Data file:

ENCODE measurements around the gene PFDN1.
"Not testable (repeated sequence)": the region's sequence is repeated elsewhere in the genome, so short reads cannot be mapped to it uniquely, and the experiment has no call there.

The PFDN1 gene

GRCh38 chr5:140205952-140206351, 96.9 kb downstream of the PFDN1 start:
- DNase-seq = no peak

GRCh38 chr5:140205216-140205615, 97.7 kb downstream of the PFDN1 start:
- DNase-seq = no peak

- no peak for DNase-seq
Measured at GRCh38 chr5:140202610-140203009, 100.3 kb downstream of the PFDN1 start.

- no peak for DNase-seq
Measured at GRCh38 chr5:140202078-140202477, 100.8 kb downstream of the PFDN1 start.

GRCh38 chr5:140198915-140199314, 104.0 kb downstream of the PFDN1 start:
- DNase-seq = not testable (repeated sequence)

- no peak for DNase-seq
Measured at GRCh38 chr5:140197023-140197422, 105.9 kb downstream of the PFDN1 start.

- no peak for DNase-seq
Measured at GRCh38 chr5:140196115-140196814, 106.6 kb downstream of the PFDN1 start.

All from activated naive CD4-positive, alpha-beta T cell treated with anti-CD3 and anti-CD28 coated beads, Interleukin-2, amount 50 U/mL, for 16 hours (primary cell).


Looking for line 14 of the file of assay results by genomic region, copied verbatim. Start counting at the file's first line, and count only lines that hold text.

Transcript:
- no peak for DNase-seq